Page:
Randal C. Picker
This is the third and final piece in a series of responses to Professor Michael Carrier’s article, “Copyright and Innovation: The Untold Story.”
The history of copyright and technology is one of conflict as each new means of distribution has emerged. We have seen this repeatedly with piano rolls, the phonograph, radio, TV, cable TV, and, perhaps most recently, the Internet. As has been noted before by me and others, copyright law establishes the framework in which new tools of distribution can be introduced. Copyright can kill technology, as perhaps occurred with digital audiotape and the Audio Home Recording Act of 1992. And copyright itself can be changed to make possible entry as occurred when statutory licenses were introduced to deal with Aeolian’s possible piano roll monopoly and to make possible the rise of cable television.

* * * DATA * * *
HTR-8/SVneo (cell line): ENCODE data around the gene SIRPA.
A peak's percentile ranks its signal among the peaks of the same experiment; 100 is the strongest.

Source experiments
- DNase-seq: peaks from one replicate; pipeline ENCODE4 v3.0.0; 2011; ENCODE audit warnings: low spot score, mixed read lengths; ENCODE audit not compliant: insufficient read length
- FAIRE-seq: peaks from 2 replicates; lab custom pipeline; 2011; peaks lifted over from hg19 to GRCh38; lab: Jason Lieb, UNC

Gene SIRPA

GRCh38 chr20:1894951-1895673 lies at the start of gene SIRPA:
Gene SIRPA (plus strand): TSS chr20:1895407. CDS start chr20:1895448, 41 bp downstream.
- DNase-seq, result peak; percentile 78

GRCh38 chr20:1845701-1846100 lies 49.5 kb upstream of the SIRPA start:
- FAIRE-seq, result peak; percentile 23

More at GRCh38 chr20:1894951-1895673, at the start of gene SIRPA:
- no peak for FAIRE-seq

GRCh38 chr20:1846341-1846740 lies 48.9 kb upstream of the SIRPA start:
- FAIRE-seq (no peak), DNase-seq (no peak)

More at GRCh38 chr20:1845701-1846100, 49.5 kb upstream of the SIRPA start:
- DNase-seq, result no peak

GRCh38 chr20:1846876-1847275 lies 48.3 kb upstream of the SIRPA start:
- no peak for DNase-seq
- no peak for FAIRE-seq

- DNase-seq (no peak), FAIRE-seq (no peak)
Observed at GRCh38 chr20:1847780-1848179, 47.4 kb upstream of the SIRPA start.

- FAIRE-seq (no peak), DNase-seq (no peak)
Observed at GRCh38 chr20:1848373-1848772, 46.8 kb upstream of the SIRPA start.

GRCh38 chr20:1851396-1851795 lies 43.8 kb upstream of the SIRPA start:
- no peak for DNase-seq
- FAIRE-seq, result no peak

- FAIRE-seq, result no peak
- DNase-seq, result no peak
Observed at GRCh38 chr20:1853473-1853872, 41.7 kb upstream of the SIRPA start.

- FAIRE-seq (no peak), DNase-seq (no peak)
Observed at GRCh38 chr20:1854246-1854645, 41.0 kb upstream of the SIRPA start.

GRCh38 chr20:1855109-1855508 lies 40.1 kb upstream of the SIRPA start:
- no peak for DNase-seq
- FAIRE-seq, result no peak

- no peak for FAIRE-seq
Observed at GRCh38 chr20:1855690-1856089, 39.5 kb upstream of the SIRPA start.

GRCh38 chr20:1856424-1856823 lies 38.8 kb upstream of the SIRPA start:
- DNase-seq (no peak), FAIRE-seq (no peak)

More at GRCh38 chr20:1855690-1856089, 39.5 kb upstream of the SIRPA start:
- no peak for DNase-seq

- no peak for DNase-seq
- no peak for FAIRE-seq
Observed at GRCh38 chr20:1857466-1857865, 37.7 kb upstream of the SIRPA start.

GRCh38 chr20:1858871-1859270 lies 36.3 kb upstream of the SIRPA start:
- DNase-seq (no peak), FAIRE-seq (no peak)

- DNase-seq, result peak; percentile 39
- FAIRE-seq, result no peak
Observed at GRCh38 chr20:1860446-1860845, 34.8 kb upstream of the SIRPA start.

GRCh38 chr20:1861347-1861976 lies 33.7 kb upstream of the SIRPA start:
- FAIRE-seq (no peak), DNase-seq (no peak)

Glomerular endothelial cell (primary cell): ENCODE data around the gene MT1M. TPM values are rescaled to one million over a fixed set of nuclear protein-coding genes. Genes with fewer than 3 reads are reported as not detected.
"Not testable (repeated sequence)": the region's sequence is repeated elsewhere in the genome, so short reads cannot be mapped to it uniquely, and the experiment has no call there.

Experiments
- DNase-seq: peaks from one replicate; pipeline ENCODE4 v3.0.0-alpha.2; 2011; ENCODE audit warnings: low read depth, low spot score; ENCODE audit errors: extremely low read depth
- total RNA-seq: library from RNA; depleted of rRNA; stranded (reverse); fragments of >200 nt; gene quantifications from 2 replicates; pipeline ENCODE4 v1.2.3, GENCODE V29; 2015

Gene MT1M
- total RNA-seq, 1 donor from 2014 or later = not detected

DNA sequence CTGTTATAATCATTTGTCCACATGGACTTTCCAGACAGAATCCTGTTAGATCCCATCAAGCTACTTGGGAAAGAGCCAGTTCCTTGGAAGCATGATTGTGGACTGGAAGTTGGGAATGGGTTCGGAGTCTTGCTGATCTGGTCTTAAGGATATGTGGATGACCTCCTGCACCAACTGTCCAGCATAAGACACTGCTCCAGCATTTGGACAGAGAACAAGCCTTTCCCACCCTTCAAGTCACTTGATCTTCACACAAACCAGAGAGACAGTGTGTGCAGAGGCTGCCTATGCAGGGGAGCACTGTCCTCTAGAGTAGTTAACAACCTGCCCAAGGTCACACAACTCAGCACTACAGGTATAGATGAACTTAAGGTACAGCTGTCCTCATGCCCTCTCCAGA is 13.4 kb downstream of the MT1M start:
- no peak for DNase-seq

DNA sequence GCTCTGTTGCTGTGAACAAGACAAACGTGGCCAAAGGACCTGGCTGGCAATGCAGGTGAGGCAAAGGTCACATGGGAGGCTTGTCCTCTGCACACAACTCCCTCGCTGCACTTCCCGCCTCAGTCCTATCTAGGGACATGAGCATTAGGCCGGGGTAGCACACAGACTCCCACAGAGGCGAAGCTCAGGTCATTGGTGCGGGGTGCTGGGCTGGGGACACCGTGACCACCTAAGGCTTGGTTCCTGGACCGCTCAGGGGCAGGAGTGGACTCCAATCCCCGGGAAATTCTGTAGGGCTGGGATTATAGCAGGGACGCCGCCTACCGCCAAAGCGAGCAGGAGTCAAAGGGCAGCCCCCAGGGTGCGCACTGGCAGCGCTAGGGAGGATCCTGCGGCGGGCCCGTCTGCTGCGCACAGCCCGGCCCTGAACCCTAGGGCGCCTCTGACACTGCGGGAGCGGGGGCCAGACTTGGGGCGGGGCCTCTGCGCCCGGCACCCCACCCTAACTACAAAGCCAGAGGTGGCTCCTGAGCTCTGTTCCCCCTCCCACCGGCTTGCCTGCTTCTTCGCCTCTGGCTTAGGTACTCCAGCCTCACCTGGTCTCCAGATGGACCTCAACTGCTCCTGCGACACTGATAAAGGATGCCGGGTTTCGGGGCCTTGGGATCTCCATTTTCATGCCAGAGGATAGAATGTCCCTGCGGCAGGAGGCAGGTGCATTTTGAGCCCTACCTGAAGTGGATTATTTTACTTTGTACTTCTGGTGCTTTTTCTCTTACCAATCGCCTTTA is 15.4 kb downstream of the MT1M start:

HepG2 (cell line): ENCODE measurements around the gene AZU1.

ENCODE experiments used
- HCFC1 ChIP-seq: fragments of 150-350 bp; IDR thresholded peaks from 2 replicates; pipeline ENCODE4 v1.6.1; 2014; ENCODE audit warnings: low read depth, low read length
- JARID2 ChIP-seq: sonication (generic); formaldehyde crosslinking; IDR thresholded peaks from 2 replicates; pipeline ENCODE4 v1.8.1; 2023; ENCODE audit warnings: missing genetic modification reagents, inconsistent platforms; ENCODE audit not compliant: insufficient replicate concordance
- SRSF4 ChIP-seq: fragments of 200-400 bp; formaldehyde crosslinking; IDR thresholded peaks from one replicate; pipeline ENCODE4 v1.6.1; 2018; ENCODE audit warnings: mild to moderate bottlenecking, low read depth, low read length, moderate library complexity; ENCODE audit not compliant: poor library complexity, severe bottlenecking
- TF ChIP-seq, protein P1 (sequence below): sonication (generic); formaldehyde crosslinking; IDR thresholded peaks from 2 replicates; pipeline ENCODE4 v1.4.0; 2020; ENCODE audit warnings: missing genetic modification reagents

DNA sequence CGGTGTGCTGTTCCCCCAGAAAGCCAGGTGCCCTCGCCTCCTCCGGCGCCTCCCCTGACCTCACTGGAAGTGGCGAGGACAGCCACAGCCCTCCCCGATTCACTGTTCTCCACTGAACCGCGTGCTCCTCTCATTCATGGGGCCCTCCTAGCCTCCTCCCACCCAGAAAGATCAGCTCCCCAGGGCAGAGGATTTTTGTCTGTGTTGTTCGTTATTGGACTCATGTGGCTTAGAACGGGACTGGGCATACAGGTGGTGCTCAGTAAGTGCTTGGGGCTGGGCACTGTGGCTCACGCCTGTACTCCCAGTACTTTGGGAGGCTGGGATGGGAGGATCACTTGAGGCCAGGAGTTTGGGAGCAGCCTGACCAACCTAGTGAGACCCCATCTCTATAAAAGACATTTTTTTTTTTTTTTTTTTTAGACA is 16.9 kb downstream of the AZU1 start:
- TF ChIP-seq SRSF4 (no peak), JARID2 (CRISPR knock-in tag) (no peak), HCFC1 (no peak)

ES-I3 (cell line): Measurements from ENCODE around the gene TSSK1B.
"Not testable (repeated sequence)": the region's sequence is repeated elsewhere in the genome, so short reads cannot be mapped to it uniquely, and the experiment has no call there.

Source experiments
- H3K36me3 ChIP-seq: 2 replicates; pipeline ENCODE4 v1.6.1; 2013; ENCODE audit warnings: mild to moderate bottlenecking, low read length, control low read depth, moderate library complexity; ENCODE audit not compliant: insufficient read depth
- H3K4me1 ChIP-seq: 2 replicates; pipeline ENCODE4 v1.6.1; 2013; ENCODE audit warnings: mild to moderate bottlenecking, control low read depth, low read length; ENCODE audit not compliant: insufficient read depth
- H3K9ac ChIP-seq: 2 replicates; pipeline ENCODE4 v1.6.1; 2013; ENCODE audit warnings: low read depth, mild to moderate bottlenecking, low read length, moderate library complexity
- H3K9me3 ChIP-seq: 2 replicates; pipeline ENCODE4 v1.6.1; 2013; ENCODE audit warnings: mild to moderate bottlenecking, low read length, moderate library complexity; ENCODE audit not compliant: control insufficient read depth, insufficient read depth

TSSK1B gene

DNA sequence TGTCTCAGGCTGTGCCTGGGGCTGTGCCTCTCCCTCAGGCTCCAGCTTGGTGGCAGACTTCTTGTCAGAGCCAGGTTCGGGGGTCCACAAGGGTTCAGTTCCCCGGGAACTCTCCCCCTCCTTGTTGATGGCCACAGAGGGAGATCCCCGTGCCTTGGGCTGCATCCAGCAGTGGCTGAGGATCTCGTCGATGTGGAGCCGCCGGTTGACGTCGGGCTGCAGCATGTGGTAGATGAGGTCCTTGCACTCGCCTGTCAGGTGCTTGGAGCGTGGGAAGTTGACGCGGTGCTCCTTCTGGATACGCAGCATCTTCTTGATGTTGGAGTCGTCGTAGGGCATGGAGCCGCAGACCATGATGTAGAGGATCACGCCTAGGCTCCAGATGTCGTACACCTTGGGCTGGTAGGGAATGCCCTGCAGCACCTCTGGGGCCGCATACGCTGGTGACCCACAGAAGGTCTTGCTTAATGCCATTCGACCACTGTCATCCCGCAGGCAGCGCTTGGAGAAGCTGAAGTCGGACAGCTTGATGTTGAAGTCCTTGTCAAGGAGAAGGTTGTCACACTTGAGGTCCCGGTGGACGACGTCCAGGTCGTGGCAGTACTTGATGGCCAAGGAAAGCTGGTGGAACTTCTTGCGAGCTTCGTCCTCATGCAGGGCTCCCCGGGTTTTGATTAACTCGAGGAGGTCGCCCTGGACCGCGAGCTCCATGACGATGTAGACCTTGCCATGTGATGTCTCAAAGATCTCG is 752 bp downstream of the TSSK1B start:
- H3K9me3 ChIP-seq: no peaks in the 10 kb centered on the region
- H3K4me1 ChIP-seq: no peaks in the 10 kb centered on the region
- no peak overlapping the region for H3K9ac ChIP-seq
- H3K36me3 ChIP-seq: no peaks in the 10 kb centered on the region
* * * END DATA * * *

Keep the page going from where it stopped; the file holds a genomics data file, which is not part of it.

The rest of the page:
Michael Carrier considers this pattern again in his piece, “Copyright and Innovation: The Untold Story,” where he focuses on the rise and fall of Napster. Through a series of interviews with industry participants, Carrier argues that the technology industry—meaning here the entrepreneurs and their venture capital financers—reduced its efforts at producing new music innovations in response to litigation over Napster.
Professor Randal C. Picker is James Parker Hall Distinguished Service Professor of Law at The University of Chicago Law School and Senior Fellow at The Computation Institute of the University of Chicago and Argonne National Laboratory.